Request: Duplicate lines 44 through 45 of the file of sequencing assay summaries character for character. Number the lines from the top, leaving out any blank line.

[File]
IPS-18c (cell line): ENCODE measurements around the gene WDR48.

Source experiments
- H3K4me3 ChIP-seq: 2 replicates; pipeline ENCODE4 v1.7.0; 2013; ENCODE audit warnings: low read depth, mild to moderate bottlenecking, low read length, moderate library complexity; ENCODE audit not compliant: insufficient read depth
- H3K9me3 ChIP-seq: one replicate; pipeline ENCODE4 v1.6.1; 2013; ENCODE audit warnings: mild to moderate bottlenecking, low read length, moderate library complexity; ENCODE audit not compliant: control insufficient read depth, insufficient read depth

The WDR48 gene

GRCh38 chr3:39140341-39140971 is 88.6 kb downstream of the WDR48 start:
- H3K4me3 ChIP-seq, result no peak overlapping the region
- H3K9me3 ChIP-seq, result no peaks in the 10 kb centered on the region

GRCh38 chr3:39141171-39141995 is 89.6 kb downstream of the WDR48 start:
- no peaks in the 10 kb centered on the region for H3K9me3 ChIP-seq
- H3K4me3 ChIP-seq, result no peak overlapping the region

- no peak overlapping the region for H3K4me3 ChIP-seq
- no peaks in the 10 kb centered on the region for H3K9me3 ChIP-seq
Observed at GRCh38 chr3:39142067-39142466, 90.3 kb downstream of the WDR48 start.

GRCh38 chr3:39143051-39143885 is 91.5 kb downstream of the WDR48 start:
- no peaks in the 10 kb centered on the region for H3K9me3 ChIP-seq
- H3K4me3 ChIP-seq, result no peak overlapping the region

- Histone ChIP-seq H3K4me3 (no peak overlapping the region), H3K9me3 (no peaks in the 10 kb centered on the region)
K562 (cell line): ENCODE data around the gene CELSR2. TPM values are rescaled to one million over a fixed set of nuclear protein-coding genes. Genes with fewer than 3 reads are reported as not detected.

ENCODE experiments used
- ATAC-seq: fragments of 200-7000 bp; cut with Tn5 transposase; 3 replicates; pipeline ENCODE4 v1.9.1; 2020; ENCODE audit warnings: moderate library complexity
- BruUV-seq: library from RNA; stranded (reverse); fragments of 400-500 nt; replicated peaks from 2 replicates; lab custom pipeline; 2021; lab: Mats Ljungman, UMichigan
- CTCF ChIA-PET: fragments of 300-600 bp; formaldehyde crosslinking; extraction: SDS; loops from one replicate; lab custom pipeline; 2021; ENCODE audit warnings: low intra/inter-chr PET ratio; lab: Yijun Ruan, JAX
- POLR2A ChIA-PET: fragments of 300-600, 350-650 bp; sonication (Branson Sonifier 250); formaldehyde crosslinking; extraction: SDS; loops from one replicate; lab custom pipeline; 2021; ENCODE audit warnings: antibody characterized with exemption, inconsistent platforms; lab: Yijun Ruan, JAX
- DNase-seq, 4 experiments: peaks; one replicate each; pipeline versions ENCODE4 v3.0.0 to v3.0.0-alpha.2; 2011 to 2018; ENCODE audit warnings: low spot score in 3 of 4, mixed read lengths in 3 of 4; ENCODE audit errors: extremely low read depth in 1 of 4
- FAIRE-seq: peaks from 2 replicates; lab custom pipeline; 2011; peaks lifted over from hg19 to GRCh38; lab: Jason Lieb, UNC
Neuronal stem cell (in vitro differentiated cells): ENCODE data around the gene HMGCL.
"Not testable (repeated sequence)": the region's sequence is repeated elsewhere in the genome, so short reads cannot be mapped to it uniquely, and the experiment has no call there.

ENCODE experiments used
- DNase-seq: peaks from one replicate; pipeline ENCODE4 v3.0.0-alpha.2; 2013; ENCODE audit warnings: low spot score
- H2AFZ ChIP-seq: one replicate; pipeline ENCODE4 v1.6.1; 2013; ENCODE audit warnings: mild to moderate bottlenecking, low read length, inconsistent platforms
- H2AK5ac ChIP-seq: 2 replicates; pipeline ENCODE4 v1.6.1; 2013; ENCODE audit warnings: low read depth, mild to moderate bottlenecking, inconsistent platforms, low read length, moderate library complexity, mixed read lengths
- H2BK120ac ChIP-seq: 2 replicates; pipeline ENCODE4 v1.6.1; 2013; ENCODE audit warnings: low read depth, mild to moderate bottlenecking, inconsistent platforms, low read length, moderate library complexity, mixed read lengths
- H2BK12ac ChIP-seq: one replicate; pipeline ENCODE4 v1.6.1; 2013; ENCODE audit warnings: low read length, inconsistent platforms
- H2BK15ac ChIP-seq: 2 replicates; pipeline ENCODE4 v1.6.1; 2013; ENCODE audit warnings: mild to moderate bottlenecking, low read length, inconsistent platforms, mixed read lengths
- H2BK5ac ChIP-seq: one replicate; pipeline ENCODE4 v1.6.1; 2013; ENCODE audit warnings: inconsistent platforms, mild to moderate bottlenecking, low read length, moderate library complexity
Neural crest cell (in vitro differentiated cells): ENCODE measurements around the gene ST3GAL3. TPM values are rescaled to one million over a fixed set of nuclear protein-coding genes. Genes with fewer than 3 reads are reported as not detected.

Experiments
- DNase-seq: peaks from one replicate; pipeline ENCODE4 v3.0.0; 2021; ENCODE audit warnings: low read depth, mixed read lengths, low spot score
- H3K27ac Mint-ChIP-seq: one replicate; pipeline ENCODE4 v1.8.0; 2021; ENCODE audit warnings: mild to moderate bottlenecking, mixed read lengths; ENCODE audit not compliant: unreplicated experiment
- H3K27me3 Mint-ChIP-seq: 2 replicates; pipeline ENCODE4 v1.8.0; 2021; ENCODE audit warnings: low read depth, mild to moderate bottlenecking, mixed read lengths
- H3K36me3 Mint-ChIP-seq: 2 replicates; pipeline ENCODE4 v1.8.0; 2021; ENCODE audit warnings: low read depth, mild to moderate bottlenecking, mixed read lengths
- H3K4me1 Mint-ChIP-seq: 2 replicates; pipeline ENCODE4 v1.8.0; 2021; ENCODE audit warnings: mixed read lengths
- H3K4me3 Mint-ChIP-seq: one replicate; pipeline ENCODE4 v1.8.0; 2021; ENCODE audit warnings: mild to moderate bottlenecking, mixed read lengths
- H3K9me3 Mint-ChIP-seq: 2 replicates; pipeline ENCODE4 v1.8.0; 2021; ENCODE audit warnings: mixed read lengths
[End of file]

- H3K4me3 Mint-ChIP-seq: one replicate; pipeline ENCODE4 v1.8.0; 2021; ENCODE audit warnings: mild to moderate bottlenecking, mixed read lengths
- H3K9me3 Mint-ChIP-seq: 2 replicates; pipeline ENCODE4 v1.8.0; 2021; ENCODE audit warnings: mixed read lengths